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(2nd D) Four KBO free agents sign huge deals in overheated market

All Headlines 16:26 November 17, 2013

(ATTN: UPDATES with new signing in paras 23-26)
By Yoo Jee-ho

SEOUL, Nov. 17 (Yonhap) -- Four All-Star caliber players fattened their bank accounts over the past week as the opening free agent negotiating period ended and the second negotiating window opened on the weekend in the top domestic baseball league.

Earlier this month, 16 players in the Korea Baseball Organization (KBO) declared free agency, and they had between Nov. 10 and 16 to negotiate with their current clubs.

During that period, nine players re-signed with their original teams, and none enjoyed a bigger payday than the Lotte Giants catcher Kang Min-ho.

Kang, 28, inked the most lucrative free agent contract in the league's 31-year history last Wednesday, returning to Lotte on a four-year deal worth 7.5 billion won (US$7.1 million). The figure includes a signing bonus of 3.5 billion won, with an annual salary of 1 billion won.

The signing sent shockwaves through the market, with general managers of rival clubs griping about the inflated price tag. Though Kang has been one of the league's few offensive-minded catchers for the past several years, he batted a career-low .235 in 2013. He averaged 20 home runs a year from 2010 to 2012 but had just 11 long balls this year.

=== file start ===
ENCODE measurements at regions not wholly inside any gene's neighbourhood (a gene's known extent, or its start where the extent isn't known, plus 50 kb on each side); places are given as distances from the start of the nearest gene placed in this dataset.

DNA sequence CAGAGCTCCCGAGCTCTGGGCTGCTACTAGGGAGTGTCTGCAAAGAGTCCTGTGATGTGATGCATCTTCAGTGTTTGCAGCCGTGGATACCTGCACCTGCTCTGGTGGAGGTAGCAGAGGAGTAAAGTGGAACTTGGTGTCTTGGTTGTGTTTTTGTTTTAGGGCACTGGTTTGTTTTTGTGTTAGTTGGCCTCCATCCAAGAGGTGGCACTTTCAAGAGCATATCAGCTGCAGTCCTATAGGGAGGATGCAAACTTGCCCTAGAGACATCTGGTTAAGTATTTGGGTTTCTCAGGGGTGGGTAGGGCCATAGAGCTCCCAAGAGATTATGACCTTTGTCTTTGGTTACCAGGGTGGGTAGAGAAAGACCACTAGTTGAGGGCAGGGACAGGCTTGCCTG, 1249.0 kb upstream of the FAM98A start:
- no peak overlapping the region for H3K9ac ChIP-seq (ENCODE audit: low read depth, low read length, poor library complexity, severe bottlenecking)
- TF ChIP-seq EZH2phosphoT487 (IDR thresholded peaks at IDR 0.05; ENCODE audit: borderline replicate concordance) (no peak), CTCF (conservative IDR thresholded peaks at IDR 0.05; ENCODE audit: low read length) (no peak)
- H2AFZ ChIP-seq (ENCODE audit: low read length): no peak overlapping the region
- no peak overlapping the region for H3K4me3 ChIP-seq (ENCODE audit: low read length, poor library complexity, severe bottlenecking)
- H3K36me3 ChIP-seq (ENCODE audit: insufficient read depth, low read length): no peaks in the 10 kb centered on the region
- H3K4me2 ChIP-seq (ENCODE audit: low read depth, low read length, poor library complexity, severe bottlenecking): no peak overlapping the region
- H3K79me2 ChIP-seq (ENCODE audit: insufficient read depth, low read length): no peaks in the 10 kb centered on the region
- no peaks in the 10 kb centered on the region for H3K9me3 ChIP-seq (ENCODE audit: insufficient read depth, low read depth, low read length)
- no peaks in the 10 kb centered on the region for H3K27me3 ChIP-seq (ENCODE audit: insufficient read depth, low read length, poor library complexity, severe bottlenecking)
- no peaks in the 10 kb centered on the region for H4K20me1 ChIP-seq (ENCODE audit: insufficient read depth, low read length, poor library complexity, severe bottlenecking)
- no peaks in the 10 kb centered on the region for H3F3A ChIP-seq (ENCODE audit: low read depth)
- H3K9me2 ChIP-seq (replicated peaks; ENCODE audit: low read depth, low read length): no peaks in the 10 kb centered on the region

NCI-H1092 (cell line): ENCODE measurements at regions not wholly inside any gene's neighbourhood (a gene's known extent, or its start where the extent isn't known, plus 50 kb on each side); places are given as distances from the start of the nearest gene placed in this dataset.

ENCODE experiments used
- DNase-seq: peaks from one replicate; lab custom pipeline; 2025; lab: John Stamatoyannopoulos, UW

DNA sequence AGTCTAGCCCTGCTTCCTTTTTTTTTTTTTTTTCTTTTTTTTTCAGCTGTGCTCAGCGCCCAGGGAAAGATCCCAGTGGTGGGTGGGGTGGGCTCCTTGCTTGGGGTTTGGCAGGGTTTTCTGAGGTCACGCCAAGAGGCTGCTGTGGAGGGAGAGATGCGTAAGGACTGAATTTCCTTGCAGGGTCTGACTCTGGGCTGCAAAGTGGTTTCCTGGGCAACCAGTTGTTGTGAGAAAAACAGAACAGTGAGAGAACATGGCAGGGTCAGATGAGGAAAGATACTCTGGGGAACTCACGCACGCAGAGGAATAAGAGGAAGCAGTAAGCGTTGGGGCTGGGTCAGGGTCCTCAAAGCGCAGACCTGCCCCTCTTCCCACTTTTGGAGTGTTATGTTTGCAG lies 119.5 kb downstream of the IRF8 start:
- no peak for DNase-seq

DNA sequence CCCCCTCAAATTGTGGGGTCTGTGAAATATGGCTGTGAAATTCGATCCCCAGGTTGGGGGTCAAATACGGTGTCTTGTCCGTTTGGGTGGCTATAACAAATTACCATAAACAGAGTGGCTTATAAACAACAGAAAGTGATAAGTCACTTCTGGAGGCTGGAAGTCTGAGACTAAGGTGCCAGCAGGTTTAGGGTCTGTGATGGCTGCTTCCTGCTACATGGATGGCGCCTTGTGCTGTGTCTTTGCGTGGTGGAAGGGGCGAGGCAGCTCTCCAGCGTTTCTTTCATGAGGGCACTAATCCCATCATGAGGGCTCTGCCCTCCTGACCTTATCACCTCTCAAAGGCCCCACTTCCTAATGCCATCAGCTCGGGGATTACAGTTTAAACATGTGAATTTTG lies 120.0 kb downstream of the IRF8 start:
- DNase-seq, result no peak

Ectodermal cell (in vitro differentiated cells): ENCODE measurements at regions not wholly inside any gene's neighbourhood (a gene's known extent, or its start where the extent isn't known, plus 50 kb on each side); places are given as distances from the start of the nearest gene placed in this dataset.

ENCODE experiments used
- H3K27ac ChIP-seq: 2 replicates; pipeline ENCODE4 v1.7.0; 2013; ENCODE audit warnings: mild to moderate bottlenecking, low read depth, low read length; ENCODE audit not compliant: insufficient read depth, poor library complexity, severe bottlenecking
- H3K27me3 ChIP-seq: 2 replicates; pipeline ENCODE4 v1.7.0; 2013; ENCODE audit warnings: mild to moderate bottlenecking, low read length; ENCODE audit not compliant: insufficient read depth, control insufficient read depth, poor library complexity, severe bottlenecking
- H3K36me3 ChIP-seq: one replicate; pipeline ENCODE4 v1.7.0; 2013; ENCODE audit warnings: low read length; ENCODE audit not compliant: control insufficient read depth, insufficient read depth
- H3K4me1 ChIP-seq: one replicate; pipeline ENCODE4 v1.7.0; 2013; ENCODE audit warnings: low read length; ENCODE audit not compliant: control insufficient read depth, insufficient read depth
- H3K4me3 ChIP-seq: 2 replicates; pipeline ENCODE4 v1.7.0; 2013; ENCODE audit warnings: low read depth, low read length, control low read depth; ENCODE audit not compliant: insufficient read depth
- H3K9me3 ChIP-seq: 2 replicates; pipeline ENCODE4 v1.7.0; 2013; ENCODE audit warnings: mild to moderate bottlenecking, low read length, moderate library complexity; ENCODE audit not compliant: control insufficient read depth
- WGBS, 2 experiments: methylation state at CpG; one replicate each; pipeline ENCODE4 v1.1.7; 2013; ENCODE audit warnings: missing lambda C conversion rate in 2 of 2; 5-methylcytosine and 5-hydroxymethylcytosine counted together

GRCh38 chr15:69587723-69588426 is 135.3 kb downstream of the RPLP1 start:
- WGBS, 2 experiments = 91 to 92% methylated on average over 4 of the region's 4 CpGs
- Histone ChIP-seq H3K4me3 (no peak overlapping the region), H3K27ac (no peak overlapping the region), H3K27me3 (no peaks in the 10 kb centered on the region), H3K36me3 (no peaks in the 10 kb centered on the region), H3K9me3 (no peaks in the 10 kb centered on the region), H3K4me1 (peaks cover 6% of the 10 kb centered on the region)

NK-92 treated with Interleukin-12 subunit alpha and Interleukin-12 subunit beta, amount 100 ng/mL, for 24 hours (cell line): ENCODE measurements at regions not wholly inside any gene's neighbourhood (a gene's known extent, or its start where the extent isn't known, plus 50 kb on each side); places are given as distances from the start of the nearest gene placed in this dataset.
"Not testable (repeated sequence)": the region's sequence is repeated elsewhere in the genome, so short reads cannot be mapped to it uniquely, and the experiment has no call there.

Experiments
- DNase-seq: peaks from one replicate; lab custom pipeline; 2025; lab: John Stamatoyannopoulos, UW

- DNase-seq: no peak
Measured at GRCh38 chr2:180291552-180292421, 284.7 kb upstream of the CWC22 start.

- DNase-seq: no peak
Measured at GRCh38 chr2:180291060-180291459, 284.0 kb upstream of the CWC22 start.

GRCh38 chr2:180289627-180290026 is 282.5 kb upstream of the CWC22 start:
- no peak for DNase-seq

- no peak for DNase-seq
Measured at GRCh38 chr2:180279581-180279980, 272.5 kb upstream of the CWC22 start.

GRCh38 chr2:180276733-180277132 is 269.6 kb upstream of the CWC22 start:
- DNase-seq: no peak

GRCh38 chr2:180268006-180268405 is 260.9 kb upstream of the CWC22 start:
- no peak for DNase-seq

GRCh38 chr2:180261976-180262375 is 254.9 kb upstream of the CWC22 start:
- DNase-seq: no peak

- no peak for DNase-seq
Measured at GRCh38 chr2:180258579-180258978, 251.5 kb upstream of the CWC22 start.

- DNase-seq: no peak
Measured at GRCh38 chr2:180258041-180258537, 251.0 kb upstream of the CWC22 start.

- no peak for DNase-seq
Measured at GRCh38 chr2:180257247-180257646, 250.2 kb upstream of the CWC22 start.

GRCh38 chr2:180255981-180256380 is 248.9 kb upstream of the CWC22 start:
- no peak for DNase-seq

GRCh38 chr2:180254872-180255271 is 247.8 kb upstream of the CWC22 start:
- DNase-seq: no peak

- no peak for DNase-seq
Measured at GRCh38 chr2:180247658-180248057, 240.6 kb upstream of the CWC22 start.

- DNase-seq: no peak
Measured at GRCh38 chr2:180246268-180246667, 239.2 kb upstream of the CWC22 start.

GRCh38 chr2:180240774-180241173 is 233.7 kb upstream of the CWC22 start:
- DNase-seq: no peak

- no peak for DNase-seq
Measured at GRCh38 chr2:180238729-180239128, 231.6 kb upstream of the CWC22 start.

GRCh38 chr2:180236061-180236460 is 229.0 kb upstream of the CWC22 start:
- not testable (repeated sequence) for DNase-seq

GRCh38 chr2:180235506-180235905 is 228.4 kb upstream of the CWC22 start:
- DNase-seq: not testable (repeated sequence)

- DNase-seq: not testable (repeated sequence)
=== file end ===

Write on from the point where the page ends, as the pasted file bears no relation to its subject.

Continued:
With the bar set so high on free agents, teams worried that they would have to at least try to come close to matching the money Lotte offered Kang with their own players. Their concerns became real when the Samsung Lions shelled out 6 billion won over four years to retain left-handed pitcher Jang Won-sam, making him the highest-paid free agent pitcher ever in the KBO.

Jang, 30, has been a steady starter, with a career 88-65 record and a 3.66 ERA in 1,187 1/3 innings, but he likely wouldn't have commanded such a large contract if the market hadn't been so overheated. In 2013, he was 13-10 with a 4.38 ERA, his worst stats since 2009.

As soon as the opening negotiating period closed, the Hanwha Eagles, the KBO's bottom feeders the past two seasons, opened their wallets, and snatched two All-Stars and national team fixtures on Sunday.

They signed former SK Wyverns second baseman Jeong Keun-woo to a four-year deal worth 7 billion won and also acquired ex-Kia Tigers outfielder Lee Yong-kyu on a four-year contract worth 6.7 billion won.

Their contracts are the second- and third-largest free agent contracts ever, right behind Kang's deal with the Giants.

The two will be counted on to provide some spark at the top of the order for the Eagles, which had the second-lowest team batting average and scored the fewest runs in the KBO in 2013.

Jeong, 31, has a lifetime batting average of .301 in nine seasons, all of them with the Wyverns. The scrappy player is widely regarded as the league's best defensive second baseman and has stolen at least 20 bases in each of the past eight seasons.